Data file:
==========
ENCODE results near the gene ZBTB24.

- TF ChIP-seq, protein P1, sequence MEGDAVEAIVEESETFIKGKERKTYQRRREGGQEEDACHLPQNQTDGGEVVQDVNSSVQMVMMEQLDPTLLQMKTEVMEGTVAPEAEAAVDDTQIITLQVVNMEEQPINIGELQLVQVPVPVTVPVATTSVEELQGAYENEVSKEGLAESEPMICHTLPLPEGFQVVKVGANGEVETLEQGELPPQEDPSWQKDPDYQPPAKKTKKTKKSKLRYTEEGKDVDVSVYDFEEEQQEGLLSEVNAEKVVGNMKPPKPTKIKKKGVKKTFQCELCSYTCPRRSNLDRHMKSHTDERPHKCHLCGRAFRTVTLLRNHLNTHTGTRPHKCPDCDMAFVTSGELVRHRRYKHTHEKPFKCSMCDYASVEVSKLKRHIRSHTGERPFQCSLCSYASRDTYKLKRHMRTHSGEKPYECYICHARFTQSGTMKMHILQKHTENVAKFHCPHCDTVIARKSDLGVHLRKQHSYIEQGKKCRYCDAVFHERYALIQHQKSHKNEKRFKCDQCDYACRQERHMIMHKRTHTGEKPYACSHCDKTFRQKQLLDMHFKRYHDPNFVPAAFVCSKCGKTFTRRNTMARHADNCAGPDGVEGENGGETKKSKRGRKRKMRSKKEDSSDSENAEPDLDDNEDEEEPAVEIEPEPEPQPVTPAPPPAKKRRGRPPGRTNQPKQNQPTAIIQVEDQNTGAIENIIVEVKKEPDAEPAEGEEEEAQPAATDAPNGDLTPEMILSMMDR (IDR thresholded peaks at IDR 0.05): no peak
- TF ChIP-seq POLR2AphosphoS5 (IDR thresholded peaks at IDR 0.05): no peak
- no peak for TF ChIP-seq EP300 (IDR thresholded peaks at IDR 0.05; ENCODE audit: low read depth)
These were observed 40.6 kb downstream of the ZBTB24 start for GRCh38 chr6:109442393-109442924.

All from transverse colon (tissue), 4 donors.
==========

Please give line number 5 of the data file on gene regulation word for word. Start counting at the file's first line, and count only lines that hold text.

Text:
These were observed 40.6 kb downstream of the ZBTB24 start for GRCh38 chr6:109442393-109442924.